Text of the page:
Lives and livelihoods of thousands of poor families are precariously connected to one of India’s biggest landfills.
As one walks past the Ghazipur dairy farm on one side and the humongous Ghazipur landfill on the other, you come across several lanes (galis) one after the other with brick buildings and families living inside them. Although there is a lot of construction dust and metal scraps lying around, and a constant fume coming from the Ghazipur landfill, one can tell that these houses belong to the area’s well off families with their own two wheelers or cars and children in clean clothes, wearing slippers or shoes (a sharp contrast to the waste pickers’ children I met later).
I am Srijani, a Sociology student in my final year of undergraduation. I have always been keen on understanding the waste value chain, which exists in a city like Delhi, where on one hand almost all materials have a resale value, while on the other, we have a burgeoning problem of waste as evident by the ever increasing height of our landfills. What takes me to Ghazipur is the curiosity to know more about women who work as waste pickers near this landfill. The adverse impacts of living near a landfill, and working with waste on the health of waste workers has been highlighted time and again. Mostly, I am looking to understand what are the perceptions, work conditions and aspirations of women waste workers.
I am really looking forward to meeting these women, and learning from them. However, on the roads, or on the front side of the landfill, I can't see a single woman around. Even people nearby tell me that they don't know any women who work with waste. However, I am not convinced, and I keep walking along the main road, in hopes of coming across a group of women workers or their dwellings.
Towards the end of the road and just before the flyover begins, I peep inside the last gali on that road. To my delight, I find a lively series of small houses filled with women peeling vegetables, scolding their children, and chatting with each other. As I keep walking through the narrow gali, flanked by houses on both sides I see several women sitting outside on the steps of their homes. From the outside, one would never be able to even see this road that leads up the homes of waste pickers, remaining tucked away in a corner from the city’s sight.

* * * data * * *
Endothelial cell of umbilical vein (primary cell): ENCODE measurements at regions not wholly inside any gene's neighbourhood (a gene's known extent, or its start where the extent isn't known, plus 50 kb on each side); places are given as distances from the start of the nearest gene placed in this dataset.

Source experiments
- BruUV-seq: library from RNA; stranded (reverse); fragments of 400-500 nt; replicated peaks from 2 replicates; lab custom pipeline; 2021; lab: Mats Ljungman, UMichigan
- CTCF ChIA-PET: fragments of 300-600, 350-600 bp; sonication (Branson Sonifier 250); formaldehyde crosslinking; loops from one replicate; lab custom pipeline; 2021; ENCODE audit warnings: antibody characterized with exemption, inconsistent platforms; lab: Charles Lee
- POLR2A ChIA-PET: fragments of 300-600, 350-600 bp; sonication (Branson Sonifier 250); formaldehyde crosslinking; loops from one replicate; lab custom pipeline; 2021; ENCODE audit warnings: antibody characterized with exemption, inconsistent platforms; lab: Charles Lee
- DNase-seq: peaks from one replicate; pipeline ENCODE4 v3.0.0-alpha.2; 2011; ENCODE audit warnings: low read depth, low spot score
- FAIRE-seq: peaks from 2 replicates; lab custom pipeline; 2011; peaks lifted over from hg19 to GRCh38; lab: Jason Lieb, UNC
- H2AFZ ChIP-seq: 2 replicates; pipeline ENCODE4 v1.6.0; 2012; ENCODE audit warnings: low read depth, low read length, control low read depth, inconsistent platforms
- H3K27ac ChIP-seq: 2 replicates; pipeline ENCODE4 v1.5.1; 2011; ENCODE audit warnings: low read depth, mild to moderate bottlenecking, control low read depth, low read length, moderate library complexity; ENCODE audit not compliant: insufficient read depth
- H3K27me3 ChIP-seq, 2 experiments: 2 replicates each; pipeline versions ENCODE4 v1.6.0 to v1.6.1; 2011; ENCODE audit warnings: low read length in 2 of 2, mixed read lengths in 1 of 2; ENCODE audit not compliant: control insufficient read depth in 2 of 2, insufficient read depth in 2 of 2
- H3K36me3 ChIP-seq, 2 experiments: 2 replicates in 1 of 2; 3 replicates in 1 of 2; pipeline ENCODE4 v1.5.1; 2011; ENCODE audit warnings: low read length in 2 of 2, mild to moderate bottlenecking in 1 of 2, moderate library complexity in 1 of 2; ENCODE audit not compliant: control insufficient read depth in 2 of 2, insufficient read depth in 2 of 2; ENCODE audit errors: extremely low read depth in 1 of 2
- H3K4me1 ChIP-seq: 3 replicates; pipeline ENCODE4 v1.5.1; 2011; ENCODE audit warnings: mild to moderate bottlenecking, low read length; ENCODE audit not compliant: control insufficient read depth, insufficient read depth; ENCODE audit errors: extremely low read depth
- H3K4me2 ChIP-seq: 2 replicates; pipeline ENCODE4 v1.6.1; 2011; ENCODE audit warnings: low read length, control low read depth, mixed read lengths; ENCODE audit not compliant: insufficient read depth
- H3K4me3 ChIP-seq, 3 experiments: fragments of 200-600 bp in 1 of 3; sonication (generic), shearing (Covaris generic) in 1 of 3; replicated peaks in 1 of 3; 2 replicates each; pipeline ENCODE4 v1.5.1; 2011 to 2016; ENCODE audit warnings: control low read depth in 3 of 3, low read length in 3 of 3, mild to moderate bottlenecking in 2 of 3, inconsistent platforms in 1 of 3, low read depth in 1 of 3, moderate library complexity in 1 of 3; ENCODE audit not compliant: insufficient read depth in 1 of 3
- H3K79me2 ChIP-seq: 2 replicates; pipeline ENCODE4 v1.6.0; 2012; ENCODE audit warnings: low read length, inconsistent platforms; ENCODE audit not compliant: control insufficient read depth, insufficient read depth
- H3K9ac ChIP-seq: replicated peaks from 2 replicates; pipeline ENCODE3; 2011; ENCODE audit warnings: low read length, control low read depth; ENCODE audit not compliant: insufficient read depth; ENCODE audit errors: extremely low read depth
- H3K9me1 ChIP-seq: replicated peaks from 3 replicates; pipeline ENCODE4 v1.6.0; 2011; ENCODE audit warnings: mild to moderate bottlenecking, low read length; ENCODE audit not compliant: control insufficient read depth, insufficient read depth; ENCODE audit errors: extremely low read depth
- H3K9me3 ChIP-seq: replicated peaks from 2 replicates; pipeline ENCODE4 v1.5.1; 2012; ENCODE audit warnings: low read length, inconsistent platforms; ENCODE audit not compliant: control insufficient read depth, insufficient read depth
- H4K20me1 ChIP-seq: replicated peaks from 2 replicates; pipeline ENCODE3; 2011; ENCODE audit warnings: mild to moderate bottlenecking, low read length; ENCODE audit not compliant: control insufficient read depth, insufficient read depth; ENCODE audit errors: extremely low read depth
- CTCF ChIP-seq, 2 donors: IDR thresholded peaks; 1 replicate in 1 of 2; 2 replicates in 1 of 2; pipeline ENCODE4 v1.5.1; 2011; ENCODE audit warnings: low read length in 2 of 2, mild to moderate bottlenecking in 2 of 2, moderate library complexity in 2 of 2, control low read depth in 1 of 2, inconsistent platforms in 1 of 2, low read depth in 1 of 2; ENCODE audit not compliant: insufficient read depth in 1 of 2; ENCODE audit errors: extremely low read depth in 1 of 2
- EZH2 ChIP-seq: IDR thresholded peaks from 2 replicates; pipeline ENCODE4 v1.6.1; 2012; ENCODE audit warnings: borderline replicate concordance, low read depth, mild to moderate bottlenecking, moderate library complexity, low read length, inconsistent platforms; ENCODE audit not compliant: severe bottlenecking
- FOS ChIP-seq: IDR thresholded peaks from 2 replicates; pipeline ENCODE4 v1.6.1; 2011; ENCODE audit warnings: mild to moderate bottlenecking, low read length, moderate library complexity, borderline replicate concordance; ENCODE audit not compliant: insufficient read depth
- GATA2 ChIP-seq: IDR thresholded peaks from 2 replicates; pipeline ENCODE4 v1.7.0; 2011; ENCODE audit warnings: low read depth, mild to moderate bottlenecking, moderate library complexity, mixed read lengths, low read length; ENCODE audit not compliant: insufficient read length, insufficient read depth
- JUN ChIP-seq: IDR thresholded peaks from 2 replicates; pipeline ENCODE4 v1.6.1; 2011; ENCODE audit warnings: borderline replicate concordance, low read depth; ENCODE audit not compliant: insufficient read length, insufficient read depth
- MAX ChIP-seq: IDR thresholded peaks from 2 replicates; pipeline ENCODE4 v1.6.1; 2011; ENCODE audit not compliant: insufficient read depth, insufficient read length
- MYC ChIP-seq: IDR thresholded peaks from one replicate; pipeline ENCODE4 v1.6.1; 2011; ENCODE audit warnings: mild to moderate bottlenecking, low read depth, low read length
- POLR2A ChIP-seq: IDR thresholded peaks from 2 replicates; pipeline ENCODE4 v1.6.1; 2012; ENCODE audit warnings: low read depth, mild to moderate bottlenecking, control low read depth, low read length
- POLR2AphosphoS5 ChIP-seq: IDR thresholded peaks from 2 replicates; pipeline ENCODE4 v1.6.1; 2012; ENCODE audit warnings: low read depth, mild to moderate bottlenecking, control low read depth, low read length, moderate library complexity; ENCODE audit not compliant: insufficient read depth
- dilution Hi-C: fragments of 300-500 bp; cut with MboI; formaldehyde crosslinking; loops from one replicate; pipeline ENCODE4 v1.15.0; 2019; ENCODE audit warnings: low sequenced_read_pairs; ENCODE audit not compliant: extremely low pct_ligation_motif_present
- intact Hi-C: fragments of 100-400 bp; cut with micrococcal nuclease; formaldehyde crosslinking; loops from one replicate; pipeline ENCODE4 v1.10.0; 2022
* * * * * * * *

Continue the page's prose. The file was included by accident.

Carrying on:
I strike up a conversation with a group of women sitting nearby, asking them whether they know any waste pickers in that area. Very proudly they tell me that they are the workers I am looking for, they pick waste and sell whatever materials they find to make an honest living. They pick out plastics and metals from the garbage dump situated about 1-2 km from their house and sell it to scrap dealers and earn money from it. Mahiya, 55, the oldest among them, tells me that the majority of the people there are waste pickers, mostly because they won’t get any other jobs. Their entire families are involved in this kind of work. Most of their children go to school. However, many of them still work with their parents on the garbage dump. Children as young as four or five learn how to segregate and pick waste from their parents by observing how they work.
Plastic types, value chain and workers’ rights
Mahiya migrated to Delhi from West Bengal 30 years ago and she has seen the Ghazipur landfill grow into a mountain from the very beginning. Out of all items made out of plastic, plastic bottles are the most common items found in the garbage. Mahiya and her friend, Aamaya, 50, tell me that now fewer bottles have started coming to the landfill as bigger housing societies segregate their waste at source. Plastic boxes, utensils, and buckets are still found in large numbers. Most of these plastic items, which they get a hold of, are soiled or broken already. The waste objects in relatively good conditions are either sold directly to kabadiwalas (scrap dealers) or are picked up by workers of the formal recycling sector. A good deal of polythene bags are also still found, which was also evident from the surrounding areas where plastic bags were strewn everywhere. The waste pickers pick and sell about 12-13 kg of plastic waste in a day, at the rate of Rs.10 to Rs.12 per kg.
Even during the COVID-19 pandemic, they continued to go out and do this work since they rely on a daily income generated from selling the waste they pick. Sadhna, 22, the youngest among them, says that they were not afraid of the coronavirus simply because they were more concerned about not dying of hunger. There are many studies, which show that waste pickers and workers in India face adverse health complications due to the unsanitary nature of their work conditions. These women tell me that even if they fall sick due to working with waste and living near a landfill, they don’t realise it, mainly because they have grown up here and are accustomed to these conditions. Sometimes they feel like vomiting, feel dizzy and even their blood pressure falls. They just pop some pills or take rest to feel good enough to go to work.
“Yeah hum logo ka jo kaam hai, kar rahe hai toh kha rahe hai warna bhuke rahenge
(In our job, we get food as long as we work; we will starve if we stop working)”
A woman waste picker in her 50s